We grieve what was. We wring our hands about the future. Presbyterians start sounding like Eeyore, the sad, gray donkey-friend of Winnie the Pooh who always has a rain cloud over his head. It’s hard to bear good news when all you talk about, all you see, is bad news.

Do you know the technical term for the eye condition that develops as we age? The one that means you lose the ability to see things that are close?

It’s called presbyopia. It means “old eyes.”

We, as a church, have developed old eyes, presbyopia.

We see the distant past…when every sermon was masterful and coffers spilled over and there were traffic jams of Dodge DeSotos cramming into church parking lots.

We see the distant future…when we fear moss will overtake pulpits and raccoons will take up residence in the organ.

Grief, fear, difficulty moving forward.  These are symptoms of presbyopia.

The cure for presbyopia, I’m told, is either better eyes or longer arms.

Jesus models both. He focuses on what is near and he reaches out in ways that are uncustomary.

Diana Butler Bass, in her book Christianity After Religion, suggests that within the statistics about those who no longer affiliate with churches are some hopeful signs.

These “nones” appreciate what they know of Jesus and his teachings; they just don’t know that much about him.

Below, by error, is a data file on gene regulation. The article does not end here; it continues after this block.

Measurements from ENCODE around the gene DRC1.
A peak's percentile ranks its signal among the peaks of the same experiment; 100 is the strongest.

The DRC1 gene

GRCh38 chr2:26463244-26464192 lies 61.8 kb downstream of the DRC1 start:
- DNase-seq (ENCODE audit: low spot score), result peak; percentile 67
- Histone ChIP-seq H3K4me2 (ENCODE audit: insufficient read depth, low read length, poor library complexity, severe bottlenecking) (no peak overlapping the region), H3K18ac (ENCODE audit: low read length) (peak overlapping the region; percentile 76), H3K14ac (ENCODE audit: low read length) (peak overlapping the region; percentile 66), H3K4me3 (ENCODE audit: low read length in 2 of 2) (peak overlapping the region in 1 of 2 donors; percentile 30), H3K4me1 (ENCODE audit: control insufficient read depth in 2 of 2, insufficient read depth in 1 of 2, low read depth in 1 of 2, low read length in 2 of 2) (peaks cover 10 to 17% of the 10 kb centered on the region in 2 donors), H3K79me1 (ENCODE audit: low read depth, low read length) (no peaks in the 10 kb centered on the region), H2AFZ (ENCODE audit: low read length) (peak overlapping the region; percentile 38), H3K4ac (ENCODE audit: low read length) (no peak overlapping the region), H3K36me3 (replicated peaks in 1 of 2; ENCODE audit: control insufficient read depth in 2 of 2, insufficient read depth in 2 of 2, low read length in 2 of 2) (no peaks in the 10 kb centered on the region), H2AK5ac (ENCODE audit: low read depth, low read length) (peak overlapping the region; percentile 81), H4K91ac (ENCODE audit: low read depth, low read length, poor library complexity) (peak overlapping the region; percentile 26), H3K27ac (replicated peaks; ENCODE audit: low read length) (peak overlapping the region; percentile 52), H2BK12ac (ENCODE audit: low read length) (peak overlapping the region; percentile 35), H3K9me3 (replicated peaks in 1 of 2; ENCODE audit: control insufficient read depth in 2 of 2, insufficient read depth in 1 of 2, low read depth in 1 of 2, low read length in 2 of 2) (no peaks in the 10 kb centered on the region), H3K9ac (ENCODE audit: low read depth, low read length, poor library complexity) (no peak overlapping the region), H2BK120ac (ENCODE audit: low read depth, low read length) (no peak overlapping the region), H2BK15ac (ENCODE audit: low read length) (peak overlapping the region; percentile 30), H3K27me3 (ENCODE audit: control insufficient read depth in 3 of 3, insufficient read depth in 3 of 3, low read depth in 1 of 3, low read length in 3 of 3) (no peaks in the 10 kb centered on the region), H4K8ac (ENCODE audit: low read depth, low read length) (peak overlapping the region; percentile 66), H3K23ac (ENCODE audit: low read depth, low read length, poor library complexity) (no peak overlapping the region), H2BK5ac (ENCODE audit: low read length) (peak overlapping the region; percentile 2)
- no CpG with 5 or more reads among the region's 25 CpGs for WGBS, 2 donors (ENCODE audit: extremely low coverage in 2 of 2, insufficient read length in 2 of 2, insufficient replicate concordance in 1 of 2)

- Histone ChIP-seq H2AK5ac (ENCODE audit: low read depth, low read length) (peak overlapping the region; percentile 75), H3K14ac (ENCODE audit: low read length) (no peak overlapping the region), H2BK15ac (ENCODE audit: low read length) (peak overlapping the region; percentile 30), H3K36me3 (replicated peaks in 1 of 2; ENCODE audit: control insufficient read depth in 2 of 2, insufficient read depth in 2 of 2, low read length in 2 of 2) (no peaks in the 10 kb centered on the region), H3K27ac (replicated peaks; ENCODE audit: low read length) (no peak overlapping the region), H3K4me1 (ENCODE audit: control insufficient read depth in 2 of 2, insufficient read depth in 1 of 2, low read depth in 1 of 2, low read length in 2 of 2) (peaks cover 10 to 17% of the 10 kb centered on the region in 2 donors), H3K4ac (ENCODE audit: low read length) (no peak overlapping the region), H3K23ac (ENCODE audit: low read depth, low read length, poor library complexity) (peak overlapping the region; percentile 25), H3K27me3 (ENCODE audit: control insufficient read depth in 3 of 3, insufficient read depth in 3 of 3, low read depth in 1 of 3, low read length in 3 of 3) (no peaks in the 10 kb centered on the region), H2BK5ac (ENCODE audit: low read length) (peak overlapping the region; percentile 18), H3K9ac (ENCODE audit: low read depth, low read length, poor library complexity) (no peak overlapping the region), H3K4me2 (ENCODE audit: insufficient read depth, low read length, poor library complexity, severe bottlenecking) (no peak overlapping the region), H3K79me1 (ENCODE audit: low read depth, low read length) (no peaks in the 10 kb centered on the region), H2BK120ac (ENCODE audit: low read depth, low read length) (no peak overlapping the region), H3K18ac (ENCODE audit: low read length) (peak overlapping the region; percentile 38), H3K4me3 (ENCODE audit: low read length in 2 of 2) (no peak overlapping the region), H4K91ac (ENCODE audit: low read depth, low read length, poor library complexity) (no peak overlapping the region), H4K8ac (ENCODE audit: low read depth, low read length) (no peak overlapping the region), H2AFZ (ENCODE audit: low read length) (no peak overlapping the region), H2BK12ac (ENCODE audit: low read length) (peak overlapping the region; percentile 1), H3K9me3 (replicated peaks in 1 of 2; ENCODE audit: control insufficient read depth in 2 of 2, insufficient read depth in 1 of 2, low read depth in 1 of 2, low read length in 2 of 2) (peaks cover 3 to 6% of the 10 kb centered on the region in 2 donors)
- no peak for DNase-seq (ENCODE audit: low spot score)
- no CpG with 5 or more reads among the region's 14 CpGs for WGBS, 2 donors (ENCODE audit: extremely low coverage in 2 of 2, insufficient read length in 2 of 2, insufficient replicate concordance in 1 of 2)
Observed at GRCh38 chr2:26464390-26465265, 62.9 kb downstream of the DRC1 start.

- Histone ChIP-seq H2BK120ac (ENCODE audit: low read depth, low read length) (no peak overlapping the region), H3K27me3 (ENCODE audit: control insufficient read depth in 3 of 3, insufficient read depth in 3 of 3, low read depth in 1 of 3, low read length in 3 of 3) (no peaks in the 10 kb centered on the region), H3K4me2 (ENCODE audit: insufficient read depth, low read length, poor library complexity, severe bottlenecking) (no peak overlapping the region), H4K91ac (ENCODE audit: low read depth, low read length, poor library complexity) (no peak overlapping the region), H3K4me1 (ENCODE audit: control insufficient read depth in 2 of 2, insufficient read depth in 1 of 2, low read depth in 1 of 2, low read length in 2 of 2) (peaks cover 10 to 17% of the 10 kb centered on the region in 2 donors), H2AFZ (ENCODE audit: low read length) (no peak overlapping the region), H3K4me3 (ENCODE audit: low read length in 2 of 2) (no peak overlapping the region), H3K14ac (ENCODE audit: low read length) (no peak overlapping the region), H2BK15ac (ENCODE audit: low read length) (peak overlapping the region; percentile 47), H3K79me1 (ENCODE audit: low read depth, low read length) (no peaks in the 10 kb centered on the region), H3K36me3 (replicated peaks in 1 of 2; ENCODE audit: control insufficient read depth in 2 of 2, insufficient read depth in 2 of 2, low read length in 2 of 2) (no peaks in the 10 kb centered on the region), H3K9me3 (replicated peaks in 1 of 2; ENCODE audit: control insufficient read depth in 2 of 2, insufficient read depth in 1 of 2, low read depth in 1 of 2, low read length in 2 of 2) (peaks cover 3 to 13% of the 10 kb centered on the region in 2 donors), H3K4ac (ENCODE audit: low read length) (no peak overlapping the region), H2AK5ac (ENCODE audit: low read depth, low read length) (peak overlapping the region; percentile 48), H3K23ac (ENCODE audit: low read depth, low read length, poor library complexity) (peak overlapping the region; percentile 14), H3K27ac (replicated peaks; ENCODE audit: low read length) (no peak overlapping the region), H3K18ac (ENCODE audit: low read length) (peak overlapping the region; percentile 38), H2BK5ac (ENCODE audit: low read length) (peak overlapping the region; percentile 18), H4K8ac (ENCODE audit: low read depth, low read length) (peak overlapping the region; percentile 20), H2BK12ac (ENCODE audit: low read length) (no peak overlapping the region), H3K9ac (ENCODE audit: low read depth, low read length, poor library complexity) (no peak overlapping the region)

• They claim to pray daily.
  • They yearn for community.
  • They value the spiritual life and connect with God in nature, music and art.
  • Very few of them self-identify as atheists or agnostics.

To cure our presbyopia – first, we need to see them. Then we need to reach out in courageous and creative ways.

Research from the Vital Churches Institute says that the main difference between churches that are thriving and churches in decline is not number of staff or the geographic location. It’s not buoyant balance sheets or genius pastors.

The main difference is doing ONE new thing. In the community.

One Thing that draws church into the community.

I have seen that to be true.

I came to serve a church that had been divided by a clergy sexual misconduct case in its history. I came a town that was divided. The immigration “issue” landed the town on the front page of newspapers across the country. The church was caught in the middle. At my second Session meeting one of the elders said, “I think we need to have a lunch here at the church, bring those day laborers here, and I think our new pastor – who speaks Spanish after all – should lead it.”

Gasp.

The meeting got pretty stormy.

Folks were concerned that boots from the day laborers might damage the sanctuary carpet.  Folks were concerned that with our preschool… well, folks might not want their kids to go to a church with those kinds of people in it.

One woman took a deep breath and her words changed the conversation: “I wouldn’t want my child to go to a church that DIDN’T have those kinds of people in it.”

The Holy Spirit moved. It was unanimous. Lunch for the Soul was born. That was seven years ago.

Lunch for the Soul is a ministry of three churches, working together. We feed up to 200 people every week. As a result we have planted a church – 100 people – worshipping every week in Spanish.